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We finally have Big East divisions, what does that mean for UConn?

The Huskies are in the East and are lined up against a lot of familiar foes.

Is a trip to Boise's blue turf in UConn's near future?
Is a trip to Boise's blue turf in UConn's near future?
Brian Losness-US PRESSWIRE

The Big East finally approved their football division alignment this week and the main headline for UConn? More of the same. Next year UConn will play in the same division as all but one of the teams (Temple) currently in the league (with the obvious exception of Syracuse and Pitt).

While other mixed divisional alignments have been floated for if/when the Big East expands to 14 teams -- probably 2015 -- including one with a strange "other-division dance partner format" which would have made Rutgers a yearly rivalry despite being in the other division, the league opted for a some-what logical geographical setup for now. UConn will be in the "East Division" (which really makes sense being that the Huskies are the furthest East school) along with Cincinnati, South Florida, Louisville, Rugters and new-comer Central Florida. Central Florida, along with other division-mates, will play the Huskies every season. The Big East loves to dump on Temple, and they appear to have done it again, placing the Owls in the West Division with new Big East members Boise State, Houston, Memphis, San Diego State and SMU. Get those frequent flier miles ready, Temple fans. Temple is like that kid who gets picked last in every pick up game. They have to know it now.

UConn will play three cross-division games a year against West teams, likely meaning a match-up every other year with each team and a home game against each other-division team every four years. (Keep in mind, 2 years down the road Navy and Mystery Team X will also join the league - if you are thinking about "Blue Turf" for some reason -- it's going to change again).

Also, this sets up a Big East Championship game for the division winners. This year, for example, we'd be looking at Rutgers vs. Boise State -- not a bad game. Keep in mind that while conference title games have the potential to give the league a boost, they can also be a bit of fools' gold. Had Alabama not lost to LSU and went into their title game undefeated - they'd be a shoe-in to be in the BCS title game with a win, ahead of Kansas State and Notre Dame, which don't have conference title games - not that a Big East team would be a realistic goal for the league this year. But a league title game is just another tough opponent and another chance to lose to a tough opponent - had UConn been in a game vs. Boise State two years ago, we'd have to cover our eyes a bit in that Big East Championship game.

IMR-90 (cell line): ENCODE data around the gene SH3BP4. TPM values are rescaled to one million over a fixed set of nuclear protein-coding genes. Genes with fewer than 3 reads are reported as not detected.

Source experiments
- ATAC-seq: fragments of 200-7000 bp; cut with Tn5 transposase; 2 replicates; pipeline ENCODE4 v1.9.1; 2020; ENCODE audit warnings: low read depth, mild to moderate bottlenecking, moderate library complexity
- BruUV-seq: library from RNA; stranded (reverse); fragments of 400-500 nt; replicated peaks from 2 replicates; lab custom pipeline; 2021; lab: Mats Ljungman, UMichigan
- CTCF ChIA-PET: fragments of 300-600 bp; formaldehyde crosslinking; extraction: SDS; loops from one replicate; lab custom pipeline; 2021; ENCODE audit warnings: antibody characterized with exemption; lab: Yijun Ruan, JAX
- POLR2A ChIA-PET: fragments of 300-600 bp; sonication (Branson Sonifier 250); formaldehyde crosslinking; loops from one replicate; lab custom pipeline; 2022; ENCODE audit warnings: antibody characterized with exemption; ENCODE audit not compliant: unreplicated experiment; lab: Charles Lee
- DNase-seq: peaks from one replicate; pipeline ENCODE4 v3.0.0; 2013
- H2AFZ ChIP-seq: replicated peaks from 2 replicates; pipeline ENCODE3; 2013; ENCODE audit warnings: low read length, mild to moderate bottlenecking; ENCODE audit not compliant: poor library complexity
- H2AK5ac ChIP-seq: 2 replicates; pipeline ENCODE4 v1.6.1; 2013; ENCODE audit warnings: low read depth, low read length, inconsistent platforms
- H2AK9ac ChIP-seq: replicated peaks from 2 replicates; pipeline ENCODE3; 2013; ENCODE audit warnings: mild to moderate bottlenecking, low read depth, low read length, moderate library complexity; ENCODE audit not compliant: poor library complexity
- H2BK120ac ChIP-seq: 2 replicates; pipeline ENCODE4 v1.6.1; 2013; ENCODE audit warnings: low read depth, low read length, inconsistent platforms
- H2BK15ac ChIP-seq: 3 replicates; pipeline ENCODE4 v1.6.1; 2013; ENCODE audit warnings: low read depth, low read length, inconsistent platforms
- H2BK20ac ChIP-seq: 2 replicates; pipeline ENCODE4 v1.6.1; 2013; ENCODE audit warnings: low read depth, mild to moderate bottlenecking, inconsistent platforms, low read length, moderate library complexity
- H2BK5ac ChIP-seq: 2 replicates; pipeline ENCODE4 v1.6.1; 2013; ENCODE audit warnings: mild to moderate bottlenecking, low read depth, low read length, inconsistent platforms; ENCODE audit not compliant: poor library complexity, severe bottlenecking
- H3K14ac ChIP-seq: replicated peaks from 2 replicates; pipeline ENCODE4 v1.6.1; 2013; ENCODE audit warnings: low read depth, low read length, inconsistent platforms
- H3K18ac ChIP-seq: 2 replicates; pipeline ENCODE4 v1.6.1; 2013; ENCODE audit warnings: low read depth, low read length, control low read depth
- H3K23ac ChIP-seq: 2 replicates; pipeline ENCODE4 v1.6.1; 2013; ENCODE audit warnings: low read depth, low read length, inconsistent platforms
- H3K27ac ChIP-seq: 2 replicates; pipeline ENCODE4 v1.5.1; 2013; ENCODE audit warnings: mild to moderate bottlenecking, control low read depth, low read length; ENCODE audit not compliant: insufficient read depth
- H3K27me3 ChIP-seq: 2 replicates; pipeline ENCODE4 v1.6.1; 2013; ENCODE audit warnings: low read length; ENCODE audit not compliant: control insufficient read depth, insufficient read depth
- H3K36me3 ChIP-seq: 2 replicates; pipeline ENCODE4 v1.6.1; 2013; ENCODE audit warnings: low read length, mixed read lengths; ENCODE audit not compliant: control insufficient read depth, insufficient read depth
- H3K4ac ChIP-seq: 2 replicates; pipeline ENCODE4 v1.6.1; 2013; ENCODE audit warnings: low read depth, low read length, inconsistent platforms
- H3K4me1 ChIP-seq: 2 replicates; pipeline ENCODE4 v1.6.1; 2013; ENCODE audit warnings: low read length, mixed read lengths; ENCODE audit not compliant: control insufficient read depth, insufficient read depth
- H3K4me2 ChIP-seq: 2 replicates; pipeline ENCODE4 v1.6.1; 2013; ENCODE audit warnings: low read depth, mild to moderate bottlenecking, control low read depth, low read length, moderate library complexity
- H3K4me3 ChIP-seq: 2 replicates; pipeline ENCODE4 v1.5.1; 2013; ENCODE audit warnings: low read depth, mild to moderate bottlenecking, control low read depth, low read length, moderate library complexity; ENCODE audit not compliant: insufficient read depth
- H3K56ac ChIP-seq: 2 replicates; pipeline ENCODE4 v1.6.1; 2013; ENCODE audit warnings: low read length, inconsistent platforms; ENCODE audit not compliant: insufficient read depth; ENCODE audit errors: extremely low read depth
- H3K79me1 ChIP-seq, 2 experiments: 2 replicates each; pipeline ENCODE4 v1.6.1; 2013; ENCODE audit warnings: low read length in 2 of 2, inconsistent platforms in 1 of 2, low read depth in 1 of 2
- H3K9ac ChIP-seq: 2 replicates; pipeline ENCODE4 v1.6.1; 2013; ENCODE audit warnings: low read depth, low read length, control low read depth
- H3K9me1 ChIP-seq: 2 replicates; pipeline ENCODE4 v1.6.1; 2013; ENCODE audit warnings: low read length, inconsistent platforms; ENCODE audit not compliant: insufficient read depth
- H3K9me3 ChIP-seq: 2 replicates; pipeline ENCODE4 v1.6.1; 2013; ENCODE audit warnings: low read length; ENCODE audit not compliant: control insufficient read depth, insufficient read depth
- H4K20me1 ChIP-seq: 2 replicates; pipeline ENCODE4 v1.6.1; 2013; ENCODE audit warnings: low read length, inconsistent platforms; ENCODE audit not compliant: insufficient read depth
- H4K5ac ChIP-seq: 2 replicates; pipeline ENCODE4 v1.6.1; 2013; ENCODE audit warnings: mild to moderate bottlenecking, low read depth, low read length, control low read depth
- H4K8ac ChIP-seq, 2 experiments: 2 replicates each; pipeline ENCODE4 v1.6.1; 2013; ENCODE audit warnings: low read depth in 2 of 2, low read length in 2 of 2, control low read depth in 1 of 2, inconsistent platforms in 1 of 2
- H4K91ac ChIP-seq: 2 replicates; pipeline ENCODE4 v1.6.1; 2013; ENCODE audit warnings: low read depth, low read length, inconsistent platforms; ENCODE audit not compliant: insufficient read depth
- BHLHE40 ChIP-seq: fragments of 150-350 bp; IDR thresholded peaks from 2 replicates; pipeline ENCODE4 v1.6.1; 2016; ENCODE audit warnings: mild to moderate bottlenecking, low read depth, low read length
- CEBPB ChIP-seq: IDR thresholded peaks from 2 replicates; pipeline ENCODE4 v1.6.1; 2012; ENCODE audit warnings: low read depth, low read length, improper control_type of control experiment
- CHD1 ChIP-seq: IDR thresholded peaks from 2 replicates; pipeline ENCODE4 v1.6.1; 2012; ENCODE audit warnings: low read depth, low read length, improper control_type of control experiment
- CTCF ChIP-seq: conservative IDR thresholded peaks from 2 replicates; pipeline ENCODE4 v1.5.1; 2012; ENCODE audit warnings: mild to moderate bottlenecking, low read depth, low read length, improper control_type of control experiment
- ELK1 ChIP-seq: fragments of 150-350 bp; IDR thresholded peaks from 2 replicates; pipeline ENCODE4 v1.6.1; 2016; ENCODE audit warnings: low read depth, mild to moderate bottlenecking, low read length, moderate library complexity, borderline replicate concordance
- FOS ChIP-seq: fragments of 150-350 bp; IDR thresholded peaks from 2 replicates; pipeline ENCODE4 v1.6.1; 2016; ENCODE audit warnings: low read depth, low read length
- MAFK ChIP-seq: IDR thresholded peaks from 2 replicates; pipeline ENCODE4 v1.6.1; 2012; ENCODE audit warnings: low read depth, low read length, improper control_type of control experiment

Seeing the Big East in division form gives some finality to what's happening to the league. Neither Syracuse or Pittsburgh are top 50 RPI teams -- not a huge loss there -- both still need at least a win to be bowl eligible. Of the 12 teams in next year's Big East, five are in the RPI top 30. Current Big East members Rutgers (17), Cincinnati (26) and Louisville (28) are bowl eligible. Boise State is currently 25th in the RPI. Central Florida is 30. Currently Florida State and Clemson are the only ACC top 30 teams (although both are higher than Rutgers, the top Big East team). Only four Big 10 teams are currently in the RPI top 30. San Diego State is 34th in RPI and at 8-3 is bowl eligible. The short version is this: the Big East will be better next year than it is this year -- and definitely better than the ACC (sorry Pitt and Syracuse), especially after the top two teams. Although, the Big East may already be better this year -- the ACC's third ranked RPI team is Miami at 53.

We also have a better idea of who the Huskies will face next year: Towson (don't laugh, they were up on LSU in the second quarter this year ), Michigan, Maryland and at Buffalo. In league we could speculate: Rutgers, South Florida and Louisville at home, at Central Florida and at Cincinnati and (randomly assigning this) at Boise State, home for Memphis and at Temple. (Pulled those at random, but I think the Big East will try to keep Temple's non-division opponents somewhat local until the league grows by two teams and Temple can go back to the geographical division where they should be - so count on a Temple/Rutgers game). Now figuring who will coach and who will replace all the starters lost at defense and our tight end, that's a whole other story. If the speculated schedule is near what the league produces (non-league stuff pretty locked in at this point), then it will be the best home schedule UConn has ever had.